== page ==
Press reference.com/ The United Kingdom
The pen is mightier than the sword
This most famous of quotes was penned in the 19th century by Edward-Bulwer Lytton.
“The pen is mightier than the sword” is a metonymic adage, penned by English author Edward Bulwer-Lytton in 1839, indicating that communication (particularly written language), or in some interpretations, administrative power or advocacy of an independent press, is a more effective tool than direct violence.
BBC News magazine
This was written during a key time for the press in England. The 200 years previous had marked a continual battle for freedom.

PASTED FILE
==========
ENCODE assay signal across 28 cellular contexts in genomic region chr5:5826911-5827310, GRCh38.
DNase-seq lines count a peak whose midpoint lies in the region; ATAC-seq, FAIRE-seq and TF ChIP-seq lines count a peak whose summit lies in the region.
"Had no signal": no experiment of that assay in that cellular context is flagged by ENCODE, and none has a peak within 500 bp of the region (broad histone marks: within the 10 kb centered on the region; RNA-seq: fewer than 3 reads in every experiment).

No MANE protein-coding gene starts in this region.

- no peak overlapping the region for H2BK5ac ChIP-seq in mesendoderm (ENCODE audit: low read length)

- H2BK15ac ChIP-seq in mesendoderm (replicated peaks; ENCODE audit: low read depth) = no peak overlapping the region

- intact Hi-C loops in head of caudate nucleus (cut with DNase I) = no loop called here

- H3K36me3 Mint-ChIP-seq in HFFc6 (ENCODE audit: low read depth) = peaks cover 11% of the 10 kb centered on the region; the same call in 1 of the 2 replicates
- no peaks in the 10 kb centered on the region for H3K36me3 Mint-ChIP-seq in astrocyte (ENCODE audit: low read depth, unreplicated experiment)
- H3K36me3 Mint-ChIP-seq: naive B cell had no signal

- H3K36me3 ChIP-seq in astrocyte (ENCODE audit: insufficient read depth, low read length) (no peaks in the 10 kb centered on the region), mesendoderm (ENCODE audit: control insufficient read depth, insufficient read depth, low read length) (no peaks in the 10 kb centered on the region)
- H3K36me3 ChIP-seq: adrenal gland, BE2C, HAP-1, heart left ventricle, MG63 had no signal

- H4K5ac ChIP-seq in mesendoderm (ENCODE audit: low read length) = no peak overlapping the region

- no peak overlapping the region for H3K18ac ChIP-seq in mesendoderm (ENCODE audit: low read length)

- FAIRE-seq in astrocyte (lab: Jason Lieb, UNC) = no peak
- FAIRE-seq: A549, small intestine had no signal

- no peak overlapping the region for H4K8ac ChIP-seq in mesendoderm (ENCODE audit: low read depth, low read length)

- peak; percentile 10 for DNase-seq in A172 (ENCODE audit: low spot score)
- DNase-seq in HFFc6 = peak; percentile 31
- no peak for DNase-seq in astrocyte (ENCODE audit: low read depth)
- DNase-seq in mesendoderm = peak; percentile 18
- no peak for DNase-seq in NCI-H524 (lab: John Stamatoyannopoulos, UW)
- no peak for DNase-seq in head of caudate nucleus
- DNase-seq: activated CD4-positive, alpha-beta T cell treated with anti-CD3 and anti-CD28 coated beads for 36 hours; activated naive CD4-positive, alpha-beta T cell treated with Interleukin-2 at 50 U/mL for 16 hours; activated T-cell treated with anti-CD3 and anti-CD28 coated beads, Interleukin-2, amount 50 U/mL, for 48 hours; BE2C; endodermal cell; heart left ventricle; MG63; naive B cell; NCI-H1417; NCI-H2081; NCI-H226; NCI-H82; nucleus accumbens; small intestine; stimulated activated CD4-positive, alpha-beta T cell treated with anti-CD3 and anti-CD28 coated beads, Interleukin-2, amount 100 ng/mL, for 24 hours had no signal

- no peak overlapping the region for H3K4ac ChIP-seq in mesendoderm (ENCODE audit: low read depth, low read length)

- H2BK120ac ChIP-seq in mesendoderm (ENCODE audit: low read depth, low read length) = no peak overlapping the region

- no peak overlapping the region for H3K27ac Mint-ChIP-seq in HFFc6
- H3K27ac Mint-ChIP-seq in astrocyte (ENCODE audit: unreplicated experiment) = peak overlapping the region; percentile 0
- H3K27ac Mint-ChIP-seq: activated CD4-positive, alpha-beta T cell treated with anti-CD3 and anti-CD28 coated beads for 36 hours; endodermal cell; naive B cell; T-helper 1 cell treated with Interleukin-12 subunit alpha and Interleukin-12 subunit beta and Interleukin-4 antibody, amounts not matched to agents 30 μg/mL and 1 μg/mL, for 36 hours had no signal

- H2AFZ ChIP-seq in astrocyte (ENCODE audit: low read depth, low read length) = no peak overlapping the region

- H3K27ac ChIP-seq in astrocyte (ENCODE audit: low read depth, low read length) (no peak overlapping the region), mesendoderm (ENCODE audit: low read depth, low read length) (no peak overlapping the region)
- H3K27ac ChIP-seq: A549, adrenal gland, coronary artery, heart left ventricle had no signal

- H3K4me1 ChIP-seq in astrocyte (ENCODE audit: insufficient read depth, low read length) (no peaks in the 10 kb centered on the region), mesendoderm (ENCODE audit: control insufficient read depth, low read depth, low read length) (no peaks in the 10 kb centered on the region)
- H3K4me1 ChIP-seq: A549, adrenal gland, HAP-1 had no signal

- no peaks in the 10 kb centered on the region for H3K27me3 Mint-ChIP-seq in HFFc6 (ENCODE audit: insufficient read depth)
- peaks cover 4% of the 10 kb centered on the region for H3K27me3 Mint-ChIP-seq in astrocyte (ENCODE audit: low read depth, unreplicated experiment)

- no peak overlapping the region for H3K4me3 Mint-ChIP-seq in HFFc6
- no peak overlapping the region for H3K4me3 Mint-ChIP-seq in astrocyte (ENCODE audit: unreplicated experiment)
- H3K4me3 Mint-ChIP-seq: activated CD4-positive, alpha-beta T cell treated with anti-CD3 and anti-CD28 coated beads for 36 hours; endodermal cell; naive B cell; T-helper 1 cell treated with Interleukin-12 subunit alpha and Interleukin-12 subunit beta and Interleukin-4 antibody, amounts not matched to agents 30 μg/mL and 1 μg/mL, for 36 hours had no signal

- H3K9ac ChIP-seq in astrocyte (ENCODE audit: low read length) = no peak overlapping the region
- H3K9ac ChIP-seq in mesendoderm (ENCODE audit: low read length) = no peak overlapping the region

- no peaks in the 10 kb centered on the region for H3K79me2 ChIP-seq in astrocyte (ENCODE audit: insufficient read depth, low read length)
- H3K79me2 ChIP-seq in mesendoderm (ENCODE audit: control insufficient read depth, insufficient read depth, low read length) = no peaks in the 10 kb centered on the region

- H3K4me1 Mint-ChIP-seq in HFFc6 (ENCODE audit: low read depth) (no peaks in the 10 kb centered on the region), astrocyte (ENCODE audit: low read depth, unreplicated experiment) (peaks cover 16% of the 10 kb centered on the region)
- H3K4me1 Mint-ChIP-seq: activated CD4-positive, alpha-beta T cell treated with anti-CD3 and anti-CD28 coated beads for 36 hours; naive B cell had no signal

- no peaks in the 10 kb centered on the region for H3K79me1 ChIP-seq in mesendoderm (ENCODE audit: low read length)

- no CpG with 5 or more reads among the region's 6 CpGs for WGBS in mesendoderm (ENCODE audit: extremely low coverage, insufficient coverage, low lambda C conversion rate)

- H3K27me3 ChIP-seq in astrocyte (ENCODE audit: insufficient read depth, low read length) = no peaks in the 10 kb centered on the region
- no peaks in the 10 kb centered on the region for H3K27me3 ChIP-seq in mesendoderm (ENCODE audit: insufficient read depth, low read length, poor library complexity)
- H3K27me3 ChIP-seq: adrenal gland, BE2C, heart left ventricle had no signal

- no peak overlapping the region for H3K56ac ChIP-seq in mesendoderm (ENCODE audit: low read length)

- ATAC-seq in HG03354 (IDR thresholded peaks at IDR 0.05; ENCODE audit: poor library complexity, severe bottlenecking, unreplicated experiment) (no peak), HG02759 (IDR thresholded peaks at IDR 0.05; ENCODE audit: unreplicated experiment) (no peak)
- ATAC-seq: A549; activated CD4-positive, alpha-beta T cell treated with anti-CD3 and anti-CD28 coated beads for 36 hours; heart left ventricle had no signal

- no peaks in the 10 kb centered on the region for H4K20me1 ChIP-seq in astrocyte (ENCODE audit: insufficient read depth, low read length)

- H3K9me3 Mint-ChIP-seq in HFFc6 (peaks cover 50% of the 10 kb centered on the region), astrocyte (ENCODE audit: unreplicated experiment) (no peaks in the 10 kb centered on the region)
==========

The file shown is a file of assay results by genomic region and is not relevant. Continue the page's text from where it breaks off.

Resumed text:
· In 1694 the 1694 act removed pre-publication censorship
· In 1792 the Fox’s Libel Act was approved
· Between 1853 and 1861, the so-called ‘taxes on knowledge’ were slowly repealed.
All of these breakthroughs marked reflected a growing movement for press freedom. They did not want to be shackled by the state and told what to write. They wanted to create and re-enforce that noble image of journalism, that they are gatekeepers of the truth. This is the vision that drew me to study the subject in 2007. I wanted to make a difference and use my passion for writing to do so.
Where did it all go wrong?
From my point of view, it was the studying of the subject and realising that most stories are written for the intended audience. They need to sensationalise and sell subscriptions. The freedom of the press is an illusion. We all know that papers lean towards an ideology, in order to sell their next copy. They need to plaster over the front of their pages stories that draw the reader in, as they are losing ground to the web.